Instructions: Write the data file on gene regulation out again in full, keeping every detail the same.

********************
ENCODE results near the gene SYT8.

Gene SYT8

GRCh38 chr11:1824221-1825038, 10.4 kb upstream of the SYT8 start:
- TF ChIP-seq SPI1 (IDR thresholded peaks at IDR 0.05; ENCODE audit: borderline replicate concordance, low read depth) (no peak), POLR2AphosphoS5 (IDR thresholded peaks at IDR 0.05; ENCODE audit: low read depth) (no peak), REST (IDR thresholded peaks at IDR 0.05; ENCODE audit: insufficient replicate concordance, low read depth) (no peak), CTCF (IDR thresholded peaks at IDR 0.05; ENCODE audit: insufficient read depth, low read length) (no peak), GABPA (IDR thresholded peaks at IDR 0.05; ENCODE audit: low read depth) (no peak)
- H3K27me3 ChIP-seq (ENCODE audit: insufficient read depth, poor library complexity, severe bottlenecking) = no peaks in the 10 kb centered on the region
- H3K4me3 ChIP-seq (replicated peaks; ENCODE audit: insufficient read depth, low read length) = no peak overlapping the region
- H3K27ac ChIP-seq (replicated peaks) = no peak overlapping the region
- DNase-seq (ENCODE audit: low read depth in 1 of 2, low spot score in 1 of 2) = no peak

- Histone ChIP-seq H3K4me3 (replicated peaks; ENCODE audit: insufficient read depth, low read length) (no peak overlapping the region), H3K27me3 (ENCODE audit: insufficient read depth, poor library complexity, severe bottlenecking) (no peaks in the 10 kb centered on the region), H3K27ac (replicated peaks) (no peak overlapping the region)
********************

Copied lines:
ENCODE results near the gene SYT8.

Gene SYT8

GRCh38 chr11:1824221-1825038, 10.4 kb upstream of the SYT8 start:
- TF ChIP-seq SPI1 (IDR thresholded peaks at IDR 0.05; ENCODE audit: borderline replicate concordance, low read depth) (no peak), POLR2AphosphoS5 (IDR thresholded peaks at IDR 0.05; ENCODE audit: low read depth) (no peak), REST (IDR thresholded peaks at IDR 0.05; ENCODE audit: insufficient replicate concordance, low read depth) (no peak), CTCF (IDR thresholded peaks at IDR 0.05; ENCODE audit: insufficient read depth, low read length) (no peak), GABPA (IDR thresholded peaks at IDR 0.05; ENCODE audit: low read depth) (no peak)
- H3K27me3 ChIP-seq (ENCODE audit: insufficient read depth, poor library complexity, severe bottlenecking) = no peaks in the 10 kb centered on the region
- H3K4me3 ChIP-seq (replicated peaks; ENCODE audit: insufficient read depth, low read length) = no peak overlapping the region
- H3K27ac ChIP-seq (replicated peaks) = no peak overlapping the region
- DNase-seq (ENCODE audit: low read depth in 1 of 2, low spot score in 1 of 2) = no peak

- Histone ChIP-seq H3K4me3 (replicated peaks; ENCODE audit: insufficient read depth, low read length) (no peak overlapping the region), H3K27me3 (ENCODE audit: insufficient read depth, poor library complexity, severe bottlenecking) (no peaks in the 10 kb centered on the region), H3K27ac (replicated peaks) (no peak overlapping the region)